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Giving A DC device AC power

  1. Mar 16, 2009 #1
    I was just curious what would happen if a device working at for example, 5 V DC voltage, is given 10 V peak to peak AC voltage. Would the device still operate?

    maybe it depends on the device but can someone briefly explain ..?

    thanks!
     
  2. jcsd
  3. Mar 16, 2009 #2
    My opinion is that it would depend on the device. If it didn't have reverse-bias protection, you could potentially fry some internal components. I also think it could be turning on and off at the same period as the input frequency.
     
  4. Mar 16, 2009 #3
    would the on and off result from not getting enough voltage to run it. For example when it is above a certain voltage it is on, but when it drops it turns off until 1 period passes?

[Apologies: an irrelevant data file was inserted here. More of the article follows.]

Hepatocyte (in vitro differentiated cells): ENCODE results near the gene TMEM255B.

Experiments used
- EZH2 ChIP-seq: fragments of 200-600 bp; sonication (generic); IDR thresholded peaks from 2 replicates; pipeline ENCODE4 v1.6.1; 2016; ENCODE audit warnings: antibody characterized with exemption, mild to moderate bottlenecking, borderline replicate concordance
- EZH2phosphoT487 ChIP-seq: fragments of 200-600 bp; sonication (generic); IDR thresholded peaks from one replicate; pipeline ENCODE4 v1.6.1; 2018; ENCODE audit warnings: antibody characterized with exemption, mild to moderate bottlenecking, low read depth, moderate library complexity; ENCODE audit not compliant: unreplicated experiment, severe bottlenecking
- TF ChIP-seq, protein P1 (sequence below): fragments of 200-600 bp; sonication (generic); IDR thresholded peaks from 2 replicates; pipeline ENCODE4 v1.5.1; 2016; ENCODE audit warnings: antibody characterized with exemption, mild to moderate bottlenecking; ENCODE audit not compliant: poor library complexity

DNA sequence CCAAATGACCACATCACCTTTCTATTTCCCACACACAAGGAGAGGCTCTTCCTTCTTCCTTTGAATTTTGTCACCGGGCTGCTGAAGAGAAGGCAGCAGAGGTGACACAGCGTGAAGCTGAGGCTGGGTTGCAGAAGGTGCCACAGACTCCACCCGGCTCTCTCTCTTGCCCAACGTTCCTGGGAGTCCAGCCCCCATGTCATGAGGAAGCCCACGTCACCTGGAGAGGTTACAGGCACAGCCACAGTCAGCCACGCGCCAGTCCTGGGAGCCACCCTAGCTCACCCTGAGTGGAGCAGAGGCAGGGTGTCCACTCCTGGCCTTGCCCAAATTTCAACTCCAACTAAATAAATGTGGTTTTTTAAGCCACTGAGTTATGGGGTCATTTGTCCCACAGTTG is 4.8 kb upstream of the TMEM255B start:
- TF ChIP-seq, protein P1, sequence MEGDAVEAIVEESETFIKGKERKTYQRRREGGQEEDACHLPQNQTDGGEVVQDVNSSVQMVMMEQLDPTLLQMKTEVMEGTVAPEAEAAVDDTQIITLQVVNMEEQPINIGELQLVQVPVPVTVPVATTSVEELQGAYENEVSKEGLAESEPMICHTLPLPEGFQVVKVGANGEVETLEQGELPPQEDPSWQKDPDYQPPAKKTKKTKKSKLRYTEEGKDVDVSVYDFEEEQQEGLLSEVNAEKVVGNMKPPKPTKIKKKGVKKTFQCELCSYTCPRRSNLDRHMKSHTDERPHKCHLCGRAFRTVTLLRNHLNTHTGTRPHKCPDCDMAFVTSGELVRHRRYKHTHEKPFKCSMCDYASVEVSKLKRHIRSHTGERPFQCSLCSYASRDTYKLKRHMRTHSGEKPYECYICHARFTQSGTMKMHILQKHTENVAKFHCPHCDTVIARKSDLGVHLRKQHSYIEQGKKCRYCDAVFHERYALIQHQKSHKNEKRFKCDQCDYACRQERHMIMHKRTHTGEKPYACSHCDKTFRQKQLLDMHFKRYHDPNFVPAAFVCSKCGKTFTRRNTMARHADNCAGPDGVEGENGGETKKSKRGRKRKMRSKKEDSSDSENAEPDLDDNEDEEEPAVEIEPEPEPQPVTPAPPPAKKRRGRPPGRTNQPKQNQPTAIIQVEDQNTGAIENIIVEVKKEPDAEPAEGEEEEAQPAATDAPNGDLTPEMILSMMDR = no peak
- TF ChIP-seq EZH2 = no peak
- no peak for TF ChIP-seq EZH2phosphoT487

5. Mar 17, 2009 #4
    It would depend on device but I am sure that if it is specified that it requires DC then it must have DC.
    Most devices contain integrated circuits, processors etc. These require a steady DC supply to work correctly with reference to a steady ground point. You would then be supplying 5 volts for one half cycle and then -5V for the other and obviosly crossing the 0V line at the rated mains frequency in your country. Most circuits will have some sort of protection to protect against reverse polarity but the IC's etc will not work for below a certain voltage and also reverse polarity.
    So the answer to your question is don't do it!

    http://www.powerups.co.uk
     
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